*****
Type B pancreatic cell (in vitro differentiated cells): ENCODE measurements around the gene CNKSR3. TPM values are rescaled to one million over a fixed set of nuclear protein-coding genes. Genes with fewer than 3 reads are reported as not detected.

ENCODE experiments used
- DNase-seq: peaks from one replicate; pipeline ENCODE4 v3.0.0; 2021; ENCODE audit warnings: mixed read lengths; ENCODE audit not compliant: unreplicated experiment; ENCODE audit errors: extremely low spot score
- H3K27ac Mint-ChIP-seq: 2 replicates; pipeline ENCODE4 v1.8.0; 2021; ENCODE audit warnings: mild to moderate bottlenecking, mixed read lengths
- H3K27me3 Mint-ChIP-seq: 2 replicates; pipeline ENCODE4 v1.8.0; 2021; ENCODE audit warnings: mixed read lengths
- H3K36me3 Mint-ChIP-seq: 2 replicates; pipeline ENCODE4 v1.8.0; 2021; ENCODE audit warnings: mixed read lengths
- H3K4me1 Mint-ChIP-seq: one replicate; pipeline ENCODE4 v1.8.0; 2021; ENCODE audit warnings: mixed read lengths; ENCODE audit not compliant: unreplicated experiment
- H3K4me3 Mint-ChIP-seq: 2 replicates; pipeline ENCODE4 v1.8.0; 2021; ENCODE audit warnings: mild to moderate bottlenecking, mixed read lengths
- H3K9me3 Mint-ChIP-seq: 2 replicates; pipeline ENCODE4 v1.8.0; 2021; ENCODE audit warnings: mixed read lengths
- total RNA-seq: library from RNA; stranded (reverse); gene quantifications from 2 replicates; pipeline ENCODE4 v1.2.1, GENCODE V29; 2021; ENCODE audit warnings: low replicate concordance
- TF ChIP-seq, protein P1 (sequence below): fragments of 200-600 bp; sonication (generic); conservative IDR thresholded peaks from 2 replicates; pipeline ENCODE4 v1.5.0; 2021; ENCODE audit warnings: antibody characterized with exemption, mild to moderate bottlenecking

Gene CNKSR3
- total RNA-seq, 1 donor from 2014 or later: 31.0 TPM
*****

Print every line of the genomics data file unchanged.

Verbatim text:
Type B pancreatic cell (in vitro differentiated cells): ENCODE measurements around the gene CNKSR3. TPM values are rescaled to one million over a fixed set of nuclear protein-coding genes. Genes with fewer than 3 reads are reported as not detected.

ENCODE experiments used
- DNase-seq: peaks from one replicate; pipeline ENCODE4 v3.0.0; 2021; ENCODE audit warnings: mixed read lengths; ENCODE audit not compliant: unreplicated experiment; ENCODE audit errors: extremely low spot score
- H3K27ac Mint-ChIP-seq: 2 replicates; pipeline ENCODE4 v1.8.0; 2021; ENCODE audit warnings: mild to moderate bottlenecking, mixed read lengths
- H3K27me3 Mint-ChIP-seq: 2 replicates; pipeline ENCODE4 v1.8.0; 2021; ENCODE audit warnings: mixed read lengths
- H3K36me3 Mint-ChIP-seq: 2 replicates; pipeline ENCODE4 v1.8.0; 2021; ENCODE audit warnings: mixed read lengths
- H3K4me1 Mint-ChIP-seq: one replicate; pipeline ENCODE4 v1.8.0; 2021; ENCODE audit warnings: mixed read lengths; ENCODE audit not compliant: unreplicated experiment
- H3K4me3 Mint-ChIP-seq: 2 replicates; pipeline ENCODE4 v1.8.0; 2021; ENCODE audit warnings: mild to moderate bottlenecking, mixed read lengths
- H3K9me3 Mint-ChIP-seq: 2 replicates; pipeline ENCODE4 v1.8.0; 2021; ENCODE audit warnings: mixed read lengths
- total RNA-seq: library from RNA; stranded (reverse); gene quantifications from 2 replicates; pipeline ENCODE4 v1.2.1, GENCODE V29; 2021; ENCODE audit warnings: low replicate concordance
- TF ChIP-seq, protein P1 (sequence below): fragments of 200-600 bp; sonication (generic); conservative IDR thresholded peaks from 2 replicates; pipeline ENCODE4 v1.5.0; 2021; ENCODE audit warnings: antibody characterized with exemption, mild to moderate bottlenecking

Gene CNKSR3
- total RNA-seq, 1 donor from 2014 or later: 31.0 TPM